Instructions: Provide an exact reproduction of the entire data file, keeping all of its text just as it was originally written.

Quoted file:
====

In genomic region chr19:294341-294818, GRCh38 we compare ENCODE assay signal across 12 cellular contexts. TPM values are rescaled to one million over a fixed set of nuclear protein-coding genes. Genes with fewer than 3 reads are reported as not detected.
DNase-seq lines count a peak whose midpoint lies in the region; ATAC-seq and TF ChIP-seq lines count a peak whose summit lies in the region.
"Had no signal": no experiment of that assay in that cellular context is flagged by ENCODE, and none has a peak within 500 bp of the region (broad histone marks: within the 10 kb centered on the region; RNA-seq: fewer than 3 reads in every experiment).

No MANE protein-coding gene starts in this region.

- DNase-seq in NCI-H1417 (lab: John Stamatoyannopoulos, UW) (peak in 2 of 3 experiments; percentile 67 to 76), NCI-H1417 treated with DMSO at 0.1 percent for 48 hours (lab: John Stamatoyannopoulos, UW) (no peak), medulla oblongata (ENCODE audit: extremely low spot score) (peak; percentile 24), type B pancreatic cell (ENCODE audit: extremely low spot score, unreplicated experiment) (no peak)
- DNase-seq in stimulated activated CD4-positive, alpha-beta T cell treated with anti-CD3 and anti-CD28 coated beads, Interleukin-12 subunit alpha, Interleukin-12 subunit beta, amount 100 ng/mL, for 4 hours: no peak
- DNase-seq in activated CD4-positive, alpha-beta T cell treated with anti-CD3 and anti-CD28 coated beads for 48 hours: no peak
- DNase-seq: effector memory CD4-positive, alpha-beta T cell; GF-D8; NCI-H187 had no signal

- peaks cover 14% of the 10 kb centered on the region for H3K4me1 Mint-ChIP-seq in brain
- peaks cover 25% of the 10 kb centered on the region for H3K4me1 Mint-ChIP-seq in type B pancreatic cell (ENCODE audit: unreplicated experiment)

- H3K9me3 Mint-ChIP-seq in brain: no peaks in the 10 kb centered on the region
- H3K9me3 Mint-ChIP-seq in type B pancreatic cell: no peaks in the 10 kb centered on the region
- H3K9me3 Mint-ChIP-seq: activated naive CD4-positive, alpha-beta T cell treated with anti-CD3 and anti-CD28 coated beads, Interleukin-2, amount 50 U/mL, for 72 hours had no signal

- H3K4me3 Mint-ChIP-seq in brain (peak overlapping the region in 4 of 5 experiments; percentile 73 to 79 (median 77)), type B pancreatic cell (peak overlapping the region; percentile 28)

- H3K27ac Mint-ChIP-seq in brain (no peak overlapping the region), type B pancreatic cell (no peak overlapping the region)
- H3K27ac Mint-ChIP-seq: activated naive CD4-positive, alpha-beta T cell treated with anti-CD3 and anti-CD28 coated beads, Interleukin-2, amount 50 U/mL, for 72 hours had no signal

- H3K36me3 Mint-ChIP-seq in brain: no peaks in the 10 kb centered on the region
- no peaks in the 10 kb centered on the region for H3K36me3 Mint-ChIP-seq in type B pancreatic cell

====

In genomic region chr19:294341-294818, GRCh38 we compare ENCODE assay signal across 12 cellular contexts. TPM values are rescaled to one million over a fixed set of nuclear protein-coding genes. Genes with fewer than 3 reads are reported as not detected.
DNase-seq lines count a peak whose midpoint lies in the region; ATAC-seq and TF ChIP-seq lines count a peak whose summit lies in the region.
"Had no signal": no experiment of that assay in that cellular context is flagged by ENCODE, and none has a peak within 500 bp of the region (broad histone marks: within the 10 kb centered on the region; RNA-seq: fewer than 3 reads in every experiment).

No MANE protein-coding gene starts in this region.

- DNase-seq in NCI-H1417 (lab: John Stamatoyannopoulos, UW) (peak in 2 of 3 experiments; percentile 67 to 76), NCI-H1417 treated with DMSO at 0.1 percent for 48 hours (lab: John Stamatoyannopoulos, UW) (no peak), medulla oblongata (ENCODE audit: extremely low spot score) (peak; percentile 24), type B pancreatic cell (ENCODE audit: extremely low spot score, unreplicated experiment) (no peak)
- DNase-seq in stimulated activated CD4-positive, alpha-beta T cell treated with anti-CD3 and anti-CD28 coated beads, Interleukin-12 subunit alpha, Interleukin-12 subunit beta, amount 100 ng/mL, for 4 hours: no peak
- DNase-seq in activated CD4-positive, alpha-beta T cell treated with anti-CD3 and anti-CD28 coated beads for 48 hours: no peak
- DNase-seq: effector memory CD4-positive, alpha-beta T cell; GF-D8; NCI-H187 had no signal

- peaks cover 14% of the 10 kb centered on the region for H3K4me1 Mint-ChIP-seq in brain
- peaks cover 25% of the 10 kb centered on the region for H3K4me1 Mint-ChIP-seq in type B pancreatic cell (ENCODE audit: unreplicated experiment)

- H3K9me3 Mint-ChIP-seq in brain: no peaks in the 10 kb centered on the region
- H3K9me3 Mint-ChIP-seq in type B pancreatic cell: no peaks in the 10 kb centered on the region
- H3K9me3 Mint-ChIP-seq: activated naive CD4-positive, alpha-beta T cell treated with anti-CD3 and anti-CD28 coated beads, Interleukin-2, amount 50 U/mL, for 72 hours had no signal

- H3K4me3 Mint-ChIP-seq in brain (peak overlapping the region in 4 of 5 experiments; percentile 73 to 79 (median 77)), type B pancreatic cell (peak overlapping the region; percentile 28)

- H3K27ac Mint-ChIP-seq in brain (no peak overlapping the region), type B pancreatic cell (no peak overlapping the region)
- H3K27ac Mint-ChIP-seq: activated naive CD4-positive, alpha-beta T cell treated with anti-CD3 and anti-CD28 coated beads, Interleukin-2, amount 50 U/mL, for 72 hours had no signal

- H3K36me3 Mint-ChIP-seq in brain: no peaks in the 10 kb centered on the region
- no peaks in the 10 kb centered on the region for H3K36me3 Mint-ChIP-seq in type B pancreatic cell